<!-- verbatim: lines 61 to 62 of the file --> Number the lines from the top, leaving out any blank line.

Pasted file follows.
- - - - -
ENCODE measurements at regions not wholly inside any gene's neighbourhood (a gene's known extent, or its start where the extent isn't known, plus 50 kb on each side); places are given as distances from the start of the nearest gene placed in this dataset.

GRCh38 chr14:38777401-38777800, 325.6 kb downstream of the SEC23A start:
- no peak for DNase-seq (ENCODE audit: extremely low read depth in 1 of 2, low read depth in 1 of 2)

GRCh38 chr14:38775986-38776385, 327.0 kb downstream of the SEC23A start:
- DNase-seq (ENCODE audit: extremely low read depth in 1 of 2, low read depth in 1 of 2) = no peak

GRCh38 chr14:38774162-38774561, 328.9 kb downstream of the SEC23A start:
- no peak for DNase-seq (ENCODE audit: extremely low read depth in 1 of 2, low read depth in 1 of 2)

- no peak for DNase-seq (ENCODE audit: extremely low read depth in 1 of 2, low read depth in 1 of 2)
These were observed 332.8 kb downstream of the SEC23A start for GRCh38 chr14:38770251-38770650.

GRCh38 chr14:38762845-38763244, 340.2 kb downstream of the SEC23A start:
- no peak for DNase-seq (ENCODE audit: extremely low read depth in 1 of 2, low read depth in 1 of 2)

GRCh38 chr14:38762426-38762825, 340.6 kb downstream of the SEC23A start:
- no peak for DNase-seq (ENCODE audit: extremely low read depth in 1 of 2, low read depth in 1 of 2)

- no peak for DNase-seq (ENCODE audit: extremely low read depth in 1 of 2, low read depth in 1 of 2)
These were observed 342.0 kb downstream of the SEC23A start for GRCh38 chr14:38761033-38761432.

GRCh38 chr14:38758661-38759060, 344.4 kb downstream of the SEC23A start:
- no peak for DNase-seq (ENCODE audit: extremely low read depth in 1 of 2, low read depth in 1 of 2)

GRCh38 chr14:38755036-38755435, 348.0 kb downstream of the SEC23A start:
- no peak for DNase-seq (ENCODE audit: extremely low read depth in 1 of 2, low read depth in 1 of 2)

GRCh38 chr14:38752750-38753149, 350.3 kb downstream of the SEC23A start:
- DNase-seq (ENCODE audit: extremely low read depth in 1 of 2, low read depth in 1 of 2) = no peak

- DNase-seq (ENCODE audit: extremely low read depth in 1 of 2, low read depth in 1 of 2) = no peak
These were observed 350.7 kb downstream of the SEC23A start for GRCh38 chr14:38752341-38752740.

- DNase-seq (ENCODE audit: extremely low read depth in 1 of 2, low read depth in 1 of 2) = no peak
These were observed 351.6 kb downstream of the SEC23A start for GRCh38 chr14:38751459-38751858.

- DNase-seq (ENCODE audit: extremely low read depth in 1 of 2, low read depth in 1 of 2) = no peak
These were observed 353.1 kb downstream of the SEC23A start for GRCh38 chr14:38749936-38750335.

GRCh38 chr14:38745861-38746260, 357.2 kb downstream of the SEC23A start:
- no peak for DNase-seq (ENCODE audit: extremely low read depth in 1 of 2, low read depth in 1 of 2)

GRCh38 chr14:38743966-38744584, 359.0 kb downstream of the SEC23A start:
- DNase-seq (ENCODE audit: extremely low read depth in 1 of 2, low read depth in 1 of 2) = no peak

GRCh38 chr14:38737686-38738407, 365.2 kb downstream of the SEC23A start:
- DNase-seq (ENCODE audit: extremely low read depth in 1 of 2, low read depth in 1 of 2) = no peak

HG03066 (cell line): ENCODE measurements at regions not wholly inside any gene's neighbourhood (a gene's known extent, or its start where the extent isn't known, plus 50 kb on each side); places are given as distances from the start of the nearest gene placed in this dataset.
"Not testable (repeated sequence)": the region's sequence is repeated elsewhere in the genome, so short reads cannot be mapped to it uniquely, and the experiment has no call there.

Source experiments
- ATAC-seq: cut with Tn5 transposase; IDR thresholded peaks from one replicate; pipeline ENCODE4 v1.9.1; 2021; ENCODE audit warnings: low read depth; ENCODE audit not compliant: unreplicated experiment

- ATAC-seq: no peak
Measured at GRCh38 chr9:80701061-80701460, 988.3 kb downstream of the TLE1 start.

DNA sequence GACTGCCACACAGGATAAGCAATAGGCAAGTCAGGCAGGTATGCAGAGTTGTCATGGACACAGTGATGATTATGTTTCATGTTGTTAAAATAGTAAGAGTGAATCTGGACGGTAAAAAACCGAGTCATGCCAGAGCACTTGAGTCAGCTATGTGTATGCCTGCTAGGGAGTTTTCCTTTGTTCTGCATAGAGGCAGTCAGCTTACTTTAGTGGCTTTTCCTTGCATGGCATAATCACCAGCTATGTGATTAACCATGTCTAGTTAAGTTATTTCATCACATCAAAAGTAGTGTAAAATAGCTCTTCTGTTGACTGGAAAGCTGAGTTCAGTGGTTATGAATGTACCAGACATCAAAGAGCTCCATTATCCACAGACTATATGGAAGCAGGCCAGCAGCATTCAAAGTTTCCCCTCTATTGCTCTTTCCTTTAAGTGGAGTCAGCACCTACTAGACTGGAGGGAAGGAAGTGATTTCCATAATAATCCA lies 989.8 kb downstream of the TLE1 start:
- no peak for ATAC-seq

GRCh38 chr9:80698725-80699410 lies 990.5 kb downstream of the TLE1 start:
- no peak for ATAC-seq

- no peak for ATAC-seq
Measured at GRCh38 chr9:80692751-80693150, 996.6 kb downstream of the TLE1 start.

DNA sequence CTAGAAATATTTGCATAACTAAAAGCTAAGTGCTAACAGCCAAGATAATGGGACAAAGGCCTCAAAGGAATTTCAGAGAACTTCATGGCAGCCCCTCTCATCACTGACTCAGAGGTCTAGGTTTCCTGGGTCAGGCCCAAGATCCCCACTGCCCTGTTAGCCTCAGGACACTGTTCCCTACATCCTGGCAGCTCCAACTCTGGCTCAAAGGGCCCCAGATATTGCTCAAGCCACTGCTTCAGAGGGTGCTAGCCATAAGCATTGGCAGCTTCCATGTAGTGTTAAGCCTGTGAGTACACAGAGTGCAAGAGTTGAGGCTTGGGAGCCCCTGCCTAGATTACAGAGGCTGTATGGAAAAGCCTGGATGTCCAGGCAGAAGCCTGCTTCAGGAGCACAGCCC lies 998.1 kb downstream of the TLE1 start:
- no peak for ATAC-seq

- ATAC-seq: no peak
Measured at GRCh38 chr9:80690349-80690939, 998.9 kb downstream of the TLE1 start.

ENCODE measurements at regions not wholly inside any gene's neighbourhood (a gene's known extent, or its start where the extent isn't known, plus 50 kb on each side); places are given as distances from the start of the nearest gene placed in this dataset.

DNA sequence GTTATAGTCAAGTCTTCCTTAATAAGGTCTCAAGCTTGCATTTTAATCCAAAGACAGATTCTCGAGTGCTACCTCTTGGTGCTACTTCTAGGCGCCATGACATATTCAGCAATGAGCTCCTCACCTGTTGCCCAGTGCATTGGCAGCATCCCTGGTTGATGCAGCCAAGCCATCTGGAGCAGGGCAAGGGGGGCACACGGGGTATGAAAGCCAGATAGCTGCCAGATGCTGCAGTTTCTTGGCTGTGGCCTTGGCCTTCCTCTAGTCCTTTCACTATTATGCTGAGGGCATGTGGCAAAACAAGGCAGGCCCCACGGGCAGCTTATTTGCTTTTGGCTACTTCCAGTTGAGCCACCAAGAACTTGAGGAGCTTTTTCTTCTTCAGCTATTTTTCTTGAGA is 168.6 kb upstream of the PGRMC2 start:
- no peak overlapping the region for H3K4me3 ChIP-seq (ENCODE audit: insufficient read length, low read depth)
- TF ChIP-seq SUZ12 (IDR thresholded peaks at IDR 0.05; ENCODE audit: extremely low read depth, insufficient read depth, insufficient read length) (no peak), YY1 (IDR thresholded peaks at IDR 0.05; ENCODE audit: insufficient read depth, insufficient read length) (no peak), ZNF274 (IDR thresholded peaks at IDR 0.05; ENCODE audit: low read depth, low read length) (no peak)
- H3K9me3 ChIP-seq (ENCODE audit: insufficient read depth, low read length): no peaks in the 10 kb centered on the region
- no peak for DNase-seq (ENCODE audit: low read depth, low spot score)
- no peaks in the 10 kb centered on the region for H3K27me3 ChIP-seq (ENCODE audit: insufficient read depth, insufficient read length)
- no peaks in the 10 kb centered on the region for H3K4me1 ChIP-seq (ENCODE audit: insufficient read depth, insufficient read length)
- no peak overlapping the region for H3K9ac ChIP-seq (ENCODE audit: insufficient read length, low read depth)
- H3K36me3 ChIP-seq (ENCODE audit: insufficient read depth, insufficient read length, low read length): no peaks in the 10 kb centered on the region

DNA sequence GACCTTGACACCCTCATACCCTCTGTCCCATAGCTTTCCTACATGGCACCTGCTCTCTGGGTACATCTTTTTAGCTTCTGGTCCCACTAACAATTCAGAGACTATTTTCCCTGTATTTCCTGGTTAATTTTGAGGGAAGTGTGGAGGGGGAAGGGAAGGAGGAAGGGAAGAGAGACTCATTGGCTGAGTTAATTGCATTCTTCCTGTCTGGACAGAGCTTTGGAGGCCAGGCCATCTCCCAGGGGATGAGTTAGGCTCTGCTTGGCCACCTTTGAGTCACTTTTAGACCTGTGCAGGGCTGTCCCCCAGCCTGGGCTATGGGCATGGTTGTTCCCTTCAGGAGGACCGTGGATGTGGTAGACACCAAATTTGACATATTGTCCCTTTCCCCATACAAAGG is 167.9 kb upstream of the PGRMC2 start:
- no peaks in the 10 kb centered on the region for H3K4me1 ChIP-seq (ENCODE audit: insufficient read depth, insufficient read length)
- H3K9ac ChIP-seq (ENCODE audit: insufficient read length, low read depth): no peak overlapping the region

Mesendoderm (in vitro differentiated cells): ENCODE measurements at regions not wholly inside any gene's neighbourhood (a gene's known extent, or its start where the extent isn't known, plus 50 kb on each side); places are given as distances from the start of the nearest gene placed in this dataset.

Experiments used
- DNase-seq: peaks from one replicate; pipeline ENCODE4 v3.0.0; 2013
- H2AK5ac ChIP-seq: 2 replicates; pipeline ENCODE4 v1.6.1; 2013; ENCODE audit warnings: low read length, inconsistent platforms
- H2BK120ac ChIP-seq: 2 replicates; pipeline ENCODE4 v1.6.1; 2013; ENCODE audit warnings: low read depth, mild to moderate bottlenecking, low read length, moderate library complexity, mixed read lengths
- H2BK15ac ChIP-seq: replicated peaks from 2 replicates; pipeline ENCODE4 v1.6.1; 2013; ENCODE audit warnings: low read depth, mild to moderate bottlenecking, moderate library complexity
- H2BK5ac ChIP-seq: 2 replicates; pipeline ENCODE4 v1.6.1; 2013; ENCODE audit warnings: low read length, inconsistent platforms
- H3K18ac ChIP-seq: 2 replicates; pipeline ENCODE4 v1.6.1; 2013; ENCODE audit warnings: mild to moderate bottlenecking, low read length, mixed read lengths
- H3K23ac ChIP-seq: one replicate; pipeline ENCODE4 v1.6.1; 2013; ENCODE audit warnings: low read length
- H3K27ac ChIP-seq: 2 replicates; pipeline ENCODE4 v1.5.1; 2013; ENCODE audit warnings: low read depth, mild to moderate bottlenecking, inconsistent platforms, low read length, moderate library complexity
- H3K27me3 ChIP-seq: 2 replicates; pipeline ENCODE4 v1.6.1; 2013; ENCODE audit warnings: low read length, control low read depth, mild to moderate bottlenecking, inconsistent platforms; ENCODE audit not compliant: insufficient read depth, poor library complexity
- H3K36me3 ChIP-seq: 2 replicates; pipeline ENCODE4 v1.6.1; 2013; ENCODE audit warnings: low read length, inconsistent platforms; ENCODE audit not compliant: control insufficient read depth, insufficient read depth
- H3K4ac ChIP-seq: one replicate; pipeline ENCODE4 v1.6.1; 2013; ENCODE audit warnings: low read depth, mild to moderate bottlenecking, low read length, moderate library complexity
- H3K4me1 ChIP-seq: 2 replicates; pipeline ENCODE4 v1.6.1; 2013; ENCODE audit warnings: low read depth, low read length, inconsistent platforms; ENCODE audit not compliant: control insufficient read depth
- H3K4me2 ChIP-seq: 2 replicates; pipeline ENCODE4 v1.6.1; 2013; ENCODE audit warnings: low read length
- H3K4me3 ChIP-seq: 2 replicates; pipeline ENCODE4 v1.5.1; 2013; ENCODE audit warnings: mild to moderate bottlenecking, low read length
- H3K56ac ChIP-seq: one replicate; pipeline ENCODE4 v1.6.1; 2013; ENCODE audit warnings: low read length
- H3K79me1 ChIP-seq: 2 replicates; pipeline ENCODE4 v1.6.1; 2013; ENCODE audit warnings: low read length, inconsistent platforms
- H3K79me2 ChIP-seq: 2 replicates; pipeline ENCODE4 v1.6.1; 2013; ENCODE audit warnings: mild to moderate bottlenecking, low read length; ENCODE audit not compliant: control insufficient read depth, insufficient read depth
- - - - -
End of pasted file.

- no peaks in the 10 kb centered on the region for H3K4me1 ChIP-seq (ENCODE audit: insufficient read depth, insufficient read length)
- H3K9ac ChIP-seq (ENCODE audit: insufficient read length, low read depth): no peak overlapping the region